Character Analysis: The Epic Of Gilgamesh

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Gilgamesh, the eponymous protagonist of the epic poem Gilgamesh and the king of the large ancient city of Uruk, is a military hero who completes a series of quests during the span of the book, triumphing over his enemies. Despite the fact that Gilgamesh is very cruel to his people, the epic still considers him a “hero.” His murderous, violent nature does not dissuade the epic’s author from almost revering him as a great leader. The Mesopotamian definition of a “hero” was one who excelled in and dominated everything and served as an epitome of masculinity, and not one who necessarily benefitted the lives of others, reflecting the patriarchal and militaristic culture of Mesopotamian society.
The characteristics that win Gilgamesh glory are his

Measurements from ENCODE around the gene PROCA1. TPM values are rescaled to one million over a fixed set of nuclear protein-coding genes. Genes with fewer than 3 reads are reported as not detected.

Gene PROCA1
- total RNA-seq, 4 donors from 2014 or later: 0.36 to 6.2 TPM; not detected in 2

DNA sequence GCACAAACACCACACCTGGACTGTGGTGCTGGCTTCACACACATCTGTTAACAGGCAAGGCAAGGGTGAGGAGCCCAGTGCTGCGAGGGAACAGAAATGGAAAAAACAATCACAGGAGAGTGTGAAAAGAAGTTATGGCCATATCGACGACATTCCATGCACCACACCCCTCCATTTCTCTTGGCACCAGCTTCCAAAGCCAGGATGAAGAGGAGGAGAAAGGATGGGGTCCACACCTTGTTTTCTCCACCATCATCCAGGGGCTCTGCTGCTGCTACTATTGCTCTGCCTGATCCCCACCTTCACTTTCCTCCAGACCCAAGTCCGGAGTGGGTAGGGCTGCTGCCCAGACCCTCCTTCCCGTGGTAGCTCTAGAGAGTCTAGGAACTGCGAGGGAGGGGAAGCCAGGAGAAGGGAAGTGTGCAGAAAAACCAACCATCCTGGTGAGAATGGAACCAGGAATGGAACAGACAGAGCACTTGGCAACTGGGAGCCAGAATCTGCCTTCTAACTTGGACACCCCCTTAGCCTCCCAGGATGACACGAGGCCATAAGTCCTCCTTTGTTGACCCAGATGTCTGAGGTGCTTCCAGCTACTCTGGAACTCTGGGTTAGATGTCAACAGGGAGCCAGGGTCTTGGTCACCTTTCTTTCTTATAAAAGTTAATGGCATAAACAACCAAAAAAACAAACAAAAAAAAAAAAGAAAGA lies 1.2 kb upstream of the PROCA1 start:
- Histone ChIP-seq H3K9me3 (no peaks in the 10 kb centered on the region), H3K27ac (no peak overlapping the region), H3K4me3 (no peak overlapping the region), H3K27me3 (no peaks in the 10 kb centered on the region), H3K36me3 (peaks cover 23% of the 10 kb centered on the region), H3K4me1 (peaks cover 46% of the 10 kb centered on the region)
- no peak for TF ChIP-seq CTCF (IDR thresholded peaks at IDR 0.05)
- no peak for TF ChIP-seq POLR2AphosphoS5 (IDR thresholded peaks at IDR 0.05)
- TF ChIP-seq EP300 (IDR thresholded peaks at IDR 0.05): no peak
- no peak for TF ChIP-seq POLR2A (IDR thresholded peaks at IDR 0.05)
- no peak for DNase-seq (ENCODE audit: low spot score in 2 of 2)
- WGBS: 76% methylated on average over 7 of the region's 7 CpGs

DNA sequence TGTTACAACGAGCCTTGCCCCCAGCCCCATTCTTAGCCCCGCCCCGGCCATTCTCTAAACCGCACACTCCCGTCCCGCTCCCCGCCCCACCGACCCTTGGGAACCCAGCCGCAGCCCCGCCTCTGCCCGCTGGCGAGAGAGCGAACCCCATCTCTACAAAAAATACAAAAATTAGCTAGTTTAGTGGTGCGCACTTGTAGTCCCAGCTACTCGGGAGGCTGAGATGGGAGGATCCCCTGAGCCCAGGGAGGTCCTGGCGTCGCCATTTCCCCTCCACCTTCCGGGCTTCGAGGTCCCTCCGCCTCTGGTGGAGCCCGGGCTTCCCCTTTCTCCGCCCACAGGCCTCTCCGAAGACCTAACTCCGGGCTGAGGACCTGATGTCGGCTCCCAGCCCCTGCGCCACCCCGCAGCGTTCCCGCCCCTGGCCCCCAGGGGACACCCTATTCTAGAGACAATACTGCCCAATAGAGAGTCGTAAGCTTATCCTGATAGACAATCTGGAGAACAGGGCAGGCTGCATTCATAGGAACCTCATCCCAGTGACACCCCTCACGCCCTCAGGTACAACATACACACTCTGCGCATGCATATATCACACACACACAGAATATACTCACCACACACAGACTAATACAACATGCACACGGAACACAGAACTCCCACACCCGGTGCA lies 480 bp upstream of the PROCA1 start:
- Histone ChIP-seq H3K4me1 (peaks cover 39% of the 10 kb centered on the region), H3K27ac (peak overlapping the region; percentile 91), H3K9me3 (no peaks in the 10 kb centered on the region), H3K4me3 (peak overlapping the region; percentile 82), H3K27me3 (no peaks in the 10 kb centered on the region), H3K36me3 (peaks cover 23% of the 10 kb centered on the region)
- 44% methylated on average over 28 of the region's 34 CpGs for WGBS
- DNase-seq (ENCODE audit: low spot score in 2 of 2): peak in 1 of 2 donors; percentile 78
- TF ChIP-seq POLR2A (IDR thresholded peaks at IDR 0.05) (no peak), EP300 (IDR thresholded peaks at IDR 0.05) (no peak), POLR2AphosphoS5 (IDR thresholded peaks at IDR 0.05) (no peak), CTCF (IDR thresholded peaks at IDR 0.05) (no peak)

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How “manly” one was, especially in regards to having a propensity for violence, was a large part of what a Mesopotamian man would be judged by. “If I die in the forest…won’t you be ashamed,” Gilgamesh asks Enkidu, “when people say ‘Gilgamesh met a hero’s death battling the monster Humbaba. And where was Enkidu? He was safe at home’” (93). Gilgamesh is using a view, prevalent in Mesopotamian society, that not embracing violence is a sign of being effeminate and weak, whilst actively involving oneself in fights is one of heroism and bravery. The fact that he is no stranger to violence played a large role in his heroization. Gilgamesh is also considered a hero by Mesopotamian society because of his determination to change the world. “I have to enter [the forest], climb its slope, [and] cut down a cedar that is tall enough to make a whirlwind when it hits the earth,” Gilgamesh tells Enkidu (92). He wants to make a “dent in the universe,” in the words of Steve Jobs, to leave behind a legacy so that his name and his heroic deeds will never leave the minds of men. He wants to make a whirlwind because it makes a dent in the universe. It will ensure that he is not forgotten. As Gilgamesh tells Enkidu, “I will make a lasting name for myself, I will stamp my fame on men’s minds forever” (94). Gilgamesh fears being forgotten. This is ultimately what drives Gilgamesh and made him a hero in the eyes of Mesopotamia: he has made the world his own, and has dominated every aspect of life. To Mesopotamians, being a hero is a combination of changing the world and exhibiting a powerful masculinity. Gilgamesh is aggressive and violent; intent on changing the world; and obsessed with making a name for himself in the annals of

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